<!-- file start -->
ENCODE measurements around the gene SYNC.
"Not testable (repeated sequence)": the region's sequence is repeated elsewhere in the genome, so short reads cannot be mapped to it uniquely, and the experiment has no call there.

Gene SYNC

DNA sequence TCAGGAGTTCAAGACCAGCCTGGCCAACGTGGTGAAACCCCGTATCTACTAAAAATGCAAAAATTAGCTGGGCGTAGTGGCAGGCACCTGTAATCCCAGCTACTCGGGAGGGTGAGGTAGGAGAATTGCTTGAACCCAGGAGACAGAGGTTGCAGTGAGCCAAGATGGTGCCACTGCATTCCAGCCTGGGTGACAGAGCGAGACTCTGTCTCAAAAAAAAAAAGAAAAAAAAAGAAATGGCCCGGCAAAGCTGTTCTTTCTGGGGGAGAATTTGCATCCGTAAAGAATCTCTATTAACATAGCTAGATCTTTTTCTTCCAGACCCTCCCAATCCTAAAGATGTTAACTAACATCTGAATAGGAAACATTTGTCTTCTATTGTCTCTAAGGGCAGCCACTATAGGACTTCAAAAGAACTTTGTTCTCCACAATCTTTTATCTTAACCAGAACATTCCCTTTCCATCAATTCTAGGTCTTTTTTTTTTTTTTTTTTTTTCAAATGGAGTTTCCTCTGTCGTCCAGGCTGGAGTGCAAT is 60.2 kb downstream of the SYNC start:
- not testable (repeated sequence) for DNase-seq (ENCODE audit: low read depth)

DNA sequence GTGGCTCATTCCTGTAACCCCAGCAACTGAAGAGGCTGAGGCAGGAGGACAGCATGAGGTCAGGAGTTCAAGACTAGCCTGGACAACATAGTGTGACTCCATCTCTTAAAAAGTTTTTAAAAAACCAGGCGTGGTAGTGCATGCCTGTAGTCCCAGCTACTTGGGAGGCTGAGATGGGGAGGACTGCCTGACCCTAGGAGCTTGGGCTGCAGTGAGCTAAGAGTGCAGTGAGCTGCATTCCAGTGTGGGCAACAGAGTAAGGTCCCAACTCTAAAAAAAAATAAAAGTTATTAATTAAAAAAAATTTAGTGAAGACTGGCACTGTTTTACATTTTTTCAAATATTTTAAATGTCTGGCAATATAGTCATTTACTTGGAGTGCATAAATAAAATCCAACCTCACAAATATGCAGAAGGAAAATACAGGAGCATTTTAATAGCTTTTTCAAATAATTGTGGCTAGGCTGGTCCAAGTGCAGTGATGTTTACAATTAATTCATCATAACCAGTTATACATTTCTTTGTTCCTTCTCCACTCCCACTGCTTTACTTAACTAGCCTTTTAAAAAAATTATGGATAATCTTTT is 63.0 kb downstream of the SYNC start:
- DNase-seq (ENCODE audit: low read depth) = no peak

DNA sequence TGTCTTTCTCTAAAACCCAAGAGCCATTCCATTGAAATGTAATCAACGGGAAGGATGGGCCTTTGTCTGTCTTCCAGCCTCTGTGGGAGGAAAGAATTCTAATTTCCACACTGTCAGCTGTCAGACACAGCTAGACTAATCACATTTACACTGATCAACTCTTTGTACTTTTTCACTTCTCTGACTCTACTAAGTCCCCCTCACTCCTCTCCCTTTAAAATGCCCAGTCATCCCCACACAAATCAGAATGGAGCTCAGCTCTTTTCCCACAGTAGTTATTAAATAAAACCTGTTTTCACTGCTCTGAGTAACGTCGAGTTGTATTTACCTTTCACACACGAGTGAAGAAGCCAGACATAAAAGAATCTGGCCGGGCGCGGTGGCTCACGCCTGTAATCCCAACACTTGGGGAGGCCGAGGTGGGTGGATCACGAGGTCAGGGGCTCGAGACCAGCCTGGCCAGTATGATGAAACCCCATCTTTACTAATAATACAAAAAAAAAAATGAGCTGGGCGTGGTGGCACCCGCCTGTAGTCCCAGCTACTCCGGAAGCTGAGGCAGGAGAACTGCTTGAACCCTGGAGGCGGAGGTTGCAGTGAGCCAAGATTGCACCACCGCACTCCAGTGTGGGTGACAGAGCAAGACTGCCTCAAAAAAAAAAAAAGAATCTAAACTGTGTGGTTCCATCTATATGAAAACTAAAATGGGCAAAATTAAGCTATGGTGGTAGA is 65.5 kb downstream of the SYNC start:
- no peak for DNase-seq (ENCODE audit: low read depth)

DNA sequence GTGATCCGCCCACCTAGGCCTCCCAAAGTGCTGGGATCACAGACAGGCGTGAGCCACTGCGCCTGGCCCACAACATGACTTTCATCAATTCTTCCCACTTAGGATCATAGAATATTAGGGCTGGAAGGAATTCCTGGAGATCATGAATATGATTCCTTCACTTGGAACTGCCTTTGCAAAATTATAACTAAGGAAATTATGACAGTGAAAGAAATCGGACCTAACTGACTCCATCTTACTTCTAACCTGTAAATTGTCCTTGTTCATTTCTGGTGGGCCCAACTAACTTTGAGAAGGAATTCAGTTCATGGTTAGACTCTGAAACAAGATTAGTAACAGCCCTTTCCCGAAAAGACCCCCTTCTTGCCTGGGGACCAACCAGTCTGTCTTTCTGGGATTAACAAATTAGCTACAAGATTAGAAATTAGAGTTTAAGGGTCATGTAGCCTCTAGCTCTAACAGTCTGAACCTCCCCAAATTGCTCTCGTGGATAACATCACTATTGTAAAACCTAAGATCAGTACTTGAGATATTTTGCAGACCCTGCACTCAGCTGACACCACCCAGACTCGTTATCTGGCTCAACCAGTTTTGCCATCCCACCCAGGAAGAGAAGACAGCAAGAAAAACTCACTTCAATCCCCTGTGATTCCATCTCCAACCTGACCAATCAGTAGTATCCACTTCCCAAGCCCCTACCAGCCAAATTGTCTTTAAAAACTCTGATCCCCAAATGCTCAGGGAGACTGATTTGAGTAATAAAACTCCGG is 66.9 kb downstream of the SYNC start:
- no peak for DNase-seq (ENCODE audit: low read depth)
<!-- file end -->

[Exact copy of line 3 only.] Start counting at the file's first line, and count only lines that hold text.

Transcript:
Gene SYNC